23 November

Up in the morning with the usual Yips. Its raining lightly and cold, I wonder will this delay the olive harvest even more - Domenico has said it won't be until next week, as it is. No sign of almond pick up, but as the same Cooperativa that shells the almonds also presses the olives , they are very busy now (many others have already harvested their olives) and it may be some time before they can get someone out here.

Later back in Giovinazzo, I talk to another Domenico (Mimo) about van, oil etc, he has no English. Later I get invited out for coffee with Frank and Mimo. Italians drink coffee very quickly and the socialising at the cafe is rushed in comparison to an Irish pub. The drinking part anyway is over is a minute or two, we spoke a bit longer because of language barriers, but Frank speaks reasonable English and helped us along. Then we went outside at the edge of the piazza principale, and spoke a bit more, about my work here, what they do for a living (Frank drives a bus and Domenico works in the tax office - Frank's comment included the word "bastardi", maybe to clarify that his work was TAX and not TAXI.

me frying little fish!

26 November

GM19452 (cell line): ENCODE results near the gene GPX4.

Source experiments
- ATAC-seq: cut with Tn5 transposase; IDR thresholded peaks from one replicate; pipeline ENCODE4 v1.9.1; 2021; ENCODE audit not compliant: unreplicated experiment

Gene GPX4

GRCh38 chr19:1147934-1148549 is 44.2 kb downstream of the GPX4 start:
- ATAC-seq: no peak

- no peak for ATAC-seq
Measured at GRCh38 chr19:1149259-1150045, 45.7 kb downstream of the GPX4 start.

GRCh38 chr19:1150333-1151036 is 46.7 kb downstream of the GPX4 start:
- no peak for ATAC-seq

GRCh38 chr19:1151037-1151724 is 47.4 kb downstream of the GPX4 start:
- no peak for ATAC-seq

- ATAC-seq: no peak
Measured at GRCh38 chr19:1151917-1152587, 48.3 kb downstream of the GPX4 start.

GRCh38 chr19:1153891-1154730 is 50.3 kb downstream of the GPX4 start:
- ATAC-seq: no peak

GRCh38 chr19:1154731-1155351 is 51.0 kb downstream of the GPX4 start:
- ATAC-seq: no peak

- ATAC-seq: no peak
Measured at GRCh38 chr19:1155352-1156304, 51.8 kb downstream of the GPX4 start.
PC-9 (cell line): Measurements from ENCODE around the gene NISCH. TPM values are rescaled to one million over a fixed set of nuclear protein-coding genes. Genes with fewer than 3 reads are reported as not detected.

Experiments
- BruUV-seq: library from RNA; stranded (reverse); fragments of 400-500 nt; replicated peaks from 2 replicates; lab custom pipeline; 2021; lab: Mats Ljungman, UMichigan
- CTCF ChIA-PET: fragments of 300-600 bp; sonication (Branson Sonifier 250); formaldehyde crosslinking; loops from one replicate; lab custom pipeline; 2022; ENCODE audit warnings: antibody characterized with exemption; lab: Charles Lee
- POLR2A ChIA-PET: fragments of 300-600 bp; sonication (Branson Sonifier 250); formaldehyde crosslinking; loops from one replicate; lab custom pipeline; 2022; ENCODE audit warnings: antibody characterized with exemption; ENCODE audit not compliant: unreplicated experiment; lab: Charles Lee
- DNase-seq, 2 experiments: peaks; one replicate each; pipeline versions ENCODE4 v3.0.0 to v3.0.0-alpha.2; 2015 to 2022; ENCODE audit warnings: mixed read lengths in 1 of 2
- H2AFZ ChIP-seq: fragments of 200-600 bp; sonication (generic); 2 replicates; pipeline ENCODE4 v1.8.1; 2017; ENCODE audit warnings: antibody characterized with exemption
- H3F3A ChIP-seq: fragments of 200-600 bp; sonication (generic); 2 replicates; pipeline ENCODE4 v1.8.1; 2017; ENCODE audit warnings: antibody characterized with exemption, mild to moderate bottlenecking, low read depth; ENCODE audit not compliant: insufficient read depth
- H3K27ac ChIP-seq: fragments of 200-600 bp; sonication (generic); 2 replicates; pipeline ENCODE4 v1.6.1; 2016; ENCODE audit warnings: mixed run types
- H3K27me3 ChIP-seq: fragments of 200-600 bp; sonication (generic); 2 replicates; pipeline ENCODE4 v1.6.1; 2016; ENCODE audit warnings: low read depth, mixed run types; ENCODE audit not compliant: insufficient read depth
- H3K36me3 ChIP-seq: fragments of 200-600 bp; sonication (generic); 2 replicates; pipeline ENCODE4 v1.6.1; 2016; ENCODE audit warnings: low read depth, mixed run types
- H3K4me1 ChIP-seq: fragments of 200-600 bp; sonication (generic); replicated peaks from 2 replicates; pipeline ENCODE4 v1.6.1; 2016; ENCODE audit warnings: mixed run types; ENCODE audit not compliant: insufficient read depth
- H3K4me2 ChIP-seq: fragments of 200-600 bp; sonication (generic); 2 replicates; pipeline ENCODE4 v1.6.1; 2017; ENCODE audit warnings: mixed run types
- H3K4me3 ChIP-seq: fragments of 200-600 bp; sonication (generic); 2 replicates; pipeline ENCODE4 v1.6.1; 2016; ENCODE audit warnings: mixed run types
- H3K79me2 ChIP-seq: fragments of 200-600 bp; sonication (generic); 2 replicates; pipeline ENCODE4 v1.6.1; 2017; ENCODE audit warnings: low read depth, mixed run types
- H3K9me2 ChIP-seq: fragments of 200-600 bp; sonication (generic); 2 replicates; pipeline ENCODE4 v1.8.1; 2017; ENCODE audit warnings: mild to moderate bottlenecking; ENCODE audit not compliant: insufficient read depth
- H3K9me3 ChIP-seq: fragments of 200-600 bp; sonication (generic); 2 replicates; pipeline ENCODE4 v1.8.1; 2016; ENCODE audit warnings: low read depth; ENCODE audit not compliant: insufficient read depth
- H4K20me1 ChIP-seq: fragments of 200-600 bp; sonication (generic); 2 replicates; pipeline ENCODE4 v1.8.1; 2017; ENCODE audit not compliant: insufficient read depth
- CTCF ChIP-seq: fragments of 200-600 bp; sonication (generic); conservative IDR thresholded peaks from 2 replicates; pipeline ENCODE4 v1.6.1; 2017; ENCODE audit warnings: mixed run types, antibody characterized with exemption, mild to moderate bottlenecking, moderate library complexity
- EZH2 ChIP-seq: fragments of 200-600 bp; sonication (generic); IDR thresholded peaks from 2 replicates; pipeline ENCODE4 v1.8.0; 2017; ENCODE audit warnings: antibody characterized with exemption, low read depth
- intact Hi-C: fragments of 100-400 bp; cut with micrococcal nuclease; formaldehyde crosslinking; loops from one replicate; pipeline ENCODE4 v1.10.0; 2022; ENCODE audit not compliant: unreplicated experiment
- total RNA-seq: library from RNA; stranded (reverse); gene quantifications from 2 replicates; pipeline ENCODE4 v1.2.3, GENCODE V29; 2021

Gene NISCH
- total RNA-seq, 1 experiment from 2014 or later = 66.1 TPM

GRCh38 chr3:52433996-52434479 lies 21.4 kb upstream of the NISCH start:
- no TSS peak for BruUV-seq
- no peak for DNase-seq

I get the children up and ready early as I was told 8.30 by the twins for going to the market, but of course we don't go then. When they do arrive they tell me to get into a tiny fiat. I'm not a bit happy as there are obviously not enough belts, but no matter how much I resist we end up in as many belts as I can find going slowly about a mile and a half out the road. Once at the market the twins go into action. I have no idea what story they spin the stall holders, but I can tell it is designed to engender sympathy. They kit Finn out in a new coat and the others in sweat suits and everybody in socks and surprise surprise ,won't take a penny. I try again to give them some money before we part, but again am completely dismissed. Over the course of the rest of the morning the bell goes a further three times. Each time a neighbour drops in second hand toys or clothes. Franscesca hands in sausages and steak and laughs at my attempts at asking her to please stop. She also sends in another bag full of mandarins. We already have two! In the afternoon the weather is really lovely so I take the children for a long walk by the sea. I get talking to a nice old couple in a mix of Italian and his remembered English, from 40 yrs back at university, and discover he has a sister in Edinburgh. Mike phones to say he is back at the apartment so we go to meet him. I take a break and go on for a longer walk finding my way to the other pier with some friendly fishermen, and really relish the peace of sunset over the harbour. I then gather some supplies for shabbat supper - running errands to a gas man (a little old guy who gives me a lift back with a bottle and climbs our steep stairs with it over his shoulder), table vino at 2.80euro for 2ltrs, and I manage to join a DVD shop (after some delay in the processing of my application), I use the DVD electronic dispenser outside the shop, and get a DVD of the newer Peter Pan movie. We pass a lovely shabbat feeling back in our own emigrant movie.